teisho 1116 (2008)
Hridaya – that which is basic to it all. It all goes back to I am. You cannot pin it down, you cannot say ‘that is it’. You cannot say anything definitive, but that does not mean to say that you cannot say anything. There is often the belief that if one cannot say everything, one shouldn’t say anything. But it is how we use words that is significant. If one approaches what is in an open way, one realises that there can be no beginning or end.
Pra means aroused, na means primordial awareness, primordial knowing, primordial openness. So Prajna means aroused awareness, aroused knowing. But this does not mean aroused once or twice, it means this is the nature of knowing. You cannot say that knowing is, it is not an ongoing condition, it is not a substratum, or background. And yet it is continuous. This seems to be a contradiction, but it is only a contradiction when we try to seize it, nail it down.The word prajna is an invitation to be open to what is. It is pointing us to an alive vital state.
Paramita traditionally means ‘to the other shore.’ Buddha’s teaching was likened to a raft that one rode on to cross to the other shore, which we usually look on as ‘over there.’ But with Paramita the other shore is ‘I am.’ The other shore is here already; it is not a journey, it is an arrival.
One could say that Prajna Paramita is the source. From the source, all beings are Buddha. As the source, as the origin, all beings are Buddha. As the origin, all beings are aroused knowing.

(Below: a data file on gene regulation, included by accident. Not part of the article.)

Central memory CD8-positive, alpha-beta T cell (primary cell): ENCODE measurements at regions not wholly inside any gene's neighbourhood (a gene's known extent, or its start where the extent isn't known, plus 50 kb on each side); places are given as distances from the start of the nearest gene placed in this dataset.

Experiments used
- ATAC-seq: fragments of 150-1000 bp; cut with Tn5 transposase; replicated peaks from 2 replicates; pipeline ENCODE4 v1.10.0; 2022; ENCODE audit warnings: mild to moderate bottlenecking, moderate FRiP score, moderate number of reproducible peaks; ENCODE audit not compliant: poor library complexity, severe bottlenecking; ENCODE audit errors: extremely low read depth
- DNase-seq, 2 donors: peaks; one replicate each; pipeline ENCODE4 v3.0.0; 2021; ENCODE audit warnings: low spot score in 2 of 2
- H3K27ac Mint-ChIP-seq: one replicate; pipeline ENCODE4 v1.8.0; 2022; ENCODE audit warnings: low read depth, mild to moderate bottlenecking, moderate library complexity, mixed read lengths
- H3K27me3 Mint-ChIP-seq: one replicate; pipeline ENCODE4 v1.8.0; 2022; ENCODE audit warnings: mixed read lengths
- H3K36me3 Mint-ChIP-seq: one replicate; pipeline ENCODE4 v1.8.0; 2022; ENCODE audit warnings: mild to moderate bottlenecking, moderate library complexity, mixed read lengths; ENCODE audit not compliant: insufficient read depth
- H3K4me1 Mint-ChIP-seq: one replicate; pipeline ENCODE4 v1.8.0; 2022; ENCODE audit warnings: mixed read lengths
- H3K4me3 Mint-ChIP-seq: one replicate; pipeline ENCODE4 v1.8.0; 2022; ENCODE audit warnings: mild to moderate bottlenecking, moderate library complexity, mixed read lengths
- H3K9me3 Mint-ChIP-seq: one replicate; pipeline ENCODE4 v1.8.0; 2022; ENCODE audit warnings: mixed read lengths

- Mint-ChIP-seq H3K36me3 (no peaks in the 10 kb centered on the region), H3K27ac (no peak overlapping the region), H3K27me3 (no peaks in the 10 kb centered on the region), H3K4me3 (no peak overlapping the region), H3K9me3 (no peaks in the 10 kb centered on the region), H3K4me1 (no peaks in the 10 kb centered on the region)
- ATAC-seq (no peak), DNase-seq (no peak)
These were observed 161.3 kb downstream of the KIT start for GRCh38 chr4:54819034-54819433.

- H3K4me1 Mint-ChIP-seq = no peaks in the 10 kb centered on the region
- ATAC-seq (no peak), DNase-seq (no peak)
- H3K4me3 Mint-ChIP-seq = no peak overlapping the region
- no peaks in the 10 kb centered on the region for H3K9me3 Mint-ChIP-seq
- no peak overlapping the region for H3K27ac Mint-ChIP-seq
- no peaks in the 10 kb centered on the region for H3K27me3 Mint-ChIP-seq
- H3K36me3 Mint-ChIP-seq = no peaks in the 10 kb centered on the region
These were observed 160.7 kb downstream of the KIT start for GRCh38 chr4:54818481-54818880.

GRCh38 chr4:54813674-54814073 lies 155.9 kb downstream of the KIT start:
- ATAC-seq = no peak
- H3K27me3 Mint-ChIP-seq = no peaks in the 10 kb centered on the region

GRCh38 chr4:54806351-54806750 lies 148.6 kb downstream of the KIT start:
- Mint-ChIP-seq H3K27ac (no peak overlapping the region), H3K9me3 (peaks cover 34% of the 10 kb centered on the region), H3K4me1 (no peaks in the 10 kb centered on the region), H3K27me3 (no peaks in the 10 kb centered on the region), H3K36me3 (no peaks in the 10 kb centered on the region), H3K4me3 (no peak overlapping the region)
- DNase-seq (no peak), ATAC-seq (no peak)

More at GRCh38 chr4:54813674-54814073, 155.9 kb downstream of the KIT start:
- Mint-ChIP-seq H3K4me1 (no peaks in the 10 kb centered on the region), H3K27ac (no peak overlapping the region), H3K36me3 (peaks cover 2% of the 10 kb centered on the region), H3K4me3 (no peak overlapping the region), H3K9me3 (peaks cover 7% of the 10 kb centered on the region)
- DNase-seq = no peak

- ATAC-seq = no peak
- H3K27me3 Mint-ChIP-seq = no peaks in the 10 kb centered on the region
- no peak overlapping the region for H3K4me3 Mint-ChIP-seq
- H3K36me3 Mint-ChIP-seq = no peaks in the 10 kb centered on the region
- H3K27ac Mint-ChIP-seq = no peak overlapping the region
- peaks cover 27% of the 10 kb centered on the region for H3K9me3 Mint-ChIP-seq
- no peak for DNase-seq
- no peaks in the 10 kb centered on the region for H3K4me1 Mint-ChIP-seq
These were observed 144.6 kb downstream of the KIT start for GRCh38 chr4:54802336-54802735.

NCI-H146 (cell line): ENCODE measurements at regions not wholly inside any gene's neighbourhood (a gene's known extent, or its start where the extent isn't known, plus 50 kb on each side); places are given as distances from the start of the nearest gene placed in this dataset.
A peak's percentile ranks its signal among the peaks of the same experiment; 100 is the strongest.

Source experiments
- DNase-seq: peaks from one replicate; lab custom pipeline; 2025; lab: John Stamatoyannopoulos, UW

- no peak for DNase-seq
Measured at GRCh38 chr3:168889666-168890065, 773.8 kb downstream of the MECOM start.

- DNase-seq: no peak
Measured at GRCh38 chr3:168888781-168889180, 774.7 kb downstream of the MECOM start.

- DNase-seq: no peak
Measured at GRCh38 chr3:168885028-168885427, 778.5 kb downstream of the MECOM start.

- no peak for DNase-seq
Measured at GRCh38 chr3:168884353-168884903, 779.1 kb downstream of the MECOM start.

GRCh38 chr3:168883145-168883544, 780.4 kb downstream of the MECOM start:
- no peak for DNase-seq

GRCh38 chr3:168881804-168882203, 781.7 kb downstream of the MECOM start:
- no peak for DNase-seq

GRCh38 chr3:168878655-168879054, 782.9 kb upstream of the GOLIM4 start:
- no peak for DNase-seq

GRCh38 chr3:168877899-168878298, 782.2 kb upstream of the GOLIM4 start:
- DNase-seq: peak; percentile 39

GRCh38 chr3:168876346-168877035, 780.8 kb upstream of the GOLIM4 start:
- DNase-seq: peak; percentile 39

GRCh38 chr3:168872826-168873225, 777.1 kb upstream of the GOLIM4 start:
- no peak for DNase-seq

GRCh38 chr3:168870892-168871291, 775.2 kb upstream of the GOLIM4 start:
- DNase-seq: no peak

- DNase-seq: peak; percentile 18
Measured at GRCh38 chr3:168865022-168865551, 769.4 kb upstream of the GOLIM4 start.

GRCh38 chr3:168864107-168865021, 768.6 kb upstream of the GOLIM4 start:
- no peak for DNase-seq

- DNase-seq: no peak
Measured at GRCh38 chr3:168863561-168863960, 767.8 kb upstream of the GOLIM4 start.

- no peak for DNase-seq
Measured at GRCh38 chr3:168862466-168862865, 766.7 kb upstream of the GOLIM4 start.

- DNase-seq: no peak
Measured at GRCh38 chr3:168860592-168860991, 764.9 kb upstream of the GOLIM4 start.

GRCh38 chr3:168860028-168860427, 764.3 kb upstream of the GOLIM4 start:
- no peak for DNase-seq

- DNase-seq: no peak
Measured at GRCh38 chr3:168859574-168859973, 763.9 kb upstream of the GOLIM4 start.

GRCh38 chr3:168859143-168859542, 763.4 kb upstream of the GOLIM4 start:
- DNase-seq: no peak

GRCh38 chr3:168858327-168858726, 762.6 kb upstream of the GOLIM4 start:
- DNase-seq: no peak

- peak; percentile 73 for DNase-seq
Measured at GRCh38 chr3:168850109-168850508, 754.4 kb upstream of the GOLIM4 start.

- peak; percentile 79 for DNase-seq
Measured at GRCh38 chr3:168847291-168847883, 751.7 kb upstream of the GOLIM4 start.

Dogen said that one must think the unthinkable. This does not mean moving around words and ideas, it is going to the heart of the matter, it is giving the mind to, not something over there, but what is already here.
The Bodhisattva of compassion, as opposed to the Arhat who is the one who has stepped off the wheel of birth and death, foregoes entry into nirvana and takes on the suffering of the world. This looks as though the Bodhisattva of compassion is the ultimate in altruism, but it would be a mistake to view it in this way. Bodhi means knowing. You could say Bodhi stands to Prajna like the sun stands to the rays of the sun. Bodhi is the brilliance of the sun, of the light. Sattva is being. Bodhisattva, knowing which is its own being; being which is its own knowing. We talk about this as fundamental reality. When we ask ‘what is reality?’ we are talking about Bodhisattva.
The Bodhisattva is not a person, but anyone who seriously practices the way is bodhisattva. This is not saying that the person is a bodhisattva, but that the seriousness of the practice is bodhisattva.
One must go where it all begins. It is not something which is known or knowable, not something which stands apart, it is not something that can be felt; it is the bodhisattva of compassion.
When we see there is no I that suffers, we sunder the bonds of suffering. The I suffers because there is an implicit acclaim of being separate, distinct, unique. We do not come to an end of suffering, we come to an end of I. As long as I want to free myself from suffering, inevitably I will suffer. As long as we look on suffering as the problem, we perpetuate our suffering. When we see that I am the problem, then it is no longer the problem.